Flu season picking up across U.S.

OAN Newsroom
UPDATED 1:28 PM PT — Friday, January 11, 2019

Flu season was off to a slow start, but has picked up in recent weeks. Officials at the Centers for Disease Control and Prevention recently released data, which shows between 6.2 million and 7.3 million people have gotten sick from the flu since October.The analysis also indicates between 69,000 and 83,000 people have been hospitalized, and several deaths have been reported.

According to experts at Johns Hopkins Medicine, the flu is an easily spread respiratory tract infection.

“The Flu virus is easily transmitted person to person through coughing, sneezing and unwashed hands,” explained. Dr. Lisa Maragakis, Director of Infection Prevention at Johns Hopkins Medicine. “Particularly when people are indoors in close proximity to each other, flu and other respiratory viruses are transmitted quite quickly through populations.”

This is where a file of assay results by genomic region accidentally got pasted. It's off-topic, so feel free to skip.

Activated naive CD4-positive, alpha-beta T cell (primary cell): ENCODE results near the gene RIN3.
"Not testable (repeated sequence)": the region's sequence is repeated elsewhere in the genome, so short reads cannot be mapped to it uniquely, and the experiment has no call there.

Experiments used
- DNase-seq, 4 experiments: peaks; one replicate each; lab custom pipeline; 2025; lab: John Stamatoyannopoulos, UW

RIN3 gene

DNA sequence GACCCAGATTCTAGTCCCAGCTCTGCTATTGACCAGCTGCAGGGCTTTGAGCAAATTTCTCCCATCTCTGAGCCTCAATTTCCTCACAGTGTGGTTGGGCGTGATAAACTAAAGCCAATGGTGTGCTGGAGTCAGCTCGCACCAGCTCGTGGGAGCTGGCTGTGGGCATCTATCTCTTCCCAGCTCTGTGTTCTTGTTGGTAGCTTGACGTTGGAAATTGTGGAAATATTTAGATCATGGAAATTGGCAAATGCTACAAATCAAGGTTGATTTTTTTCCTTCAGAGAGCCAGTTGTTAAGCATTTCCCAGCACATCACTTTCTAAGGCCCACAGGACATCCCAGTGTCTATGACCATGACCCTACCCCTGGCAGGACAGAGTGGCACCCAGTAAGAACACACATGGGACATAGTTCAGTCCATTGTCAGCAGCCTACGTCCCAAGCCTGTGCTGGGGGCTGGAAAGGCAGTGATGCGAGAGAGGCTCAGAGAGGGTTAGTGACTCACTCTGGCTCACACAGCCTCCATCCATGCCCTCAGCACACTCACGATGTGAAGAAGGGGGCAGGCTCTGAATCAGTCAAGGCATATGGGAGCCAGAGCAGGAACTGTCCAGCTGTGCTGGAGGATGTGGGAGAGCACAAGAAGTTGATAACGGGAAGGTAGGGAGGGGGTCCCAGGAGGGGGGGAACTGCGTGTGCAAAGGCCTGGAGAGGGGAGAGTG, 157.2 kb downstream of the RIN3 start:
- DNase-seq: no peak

Symptoms of the flu include fever, chills, muscle aches, cough, headaches and fatigue. The flu can infect anyone, but those most vulnerable are children, the elderly and people with underlying health conditions.

FILE – In this Friday, Feb. 9, 2018 file photo, Henry Beverly, 73, battles the flu while tended to by nurse Kathleen Burks at Upson Regional Medical Center in Thomaston, Ga. As of January 2019, the current flu season is shaping up to be gentler than last winter’s unusually brutal one, health officials say. (AP Photo/David Goldman)

Health officials have recommended using any licensed age-appropriate flu vaccine.

“The most important protection against influenza is the influenza vaccine,” said Dr. Aaron Milstone, associate epidemiologist at Johns Hopkins Medicine. “In addition to that though, people need to be very smart in the winter — we need to use good respiratory etiquette, so if you’re sick you need to cover your mouth, cough into your sleeve, wash your hands really well.”

Officials said the vaccines can provide protection against infection, and they urge anyone over six-months of age should get vaccinated.

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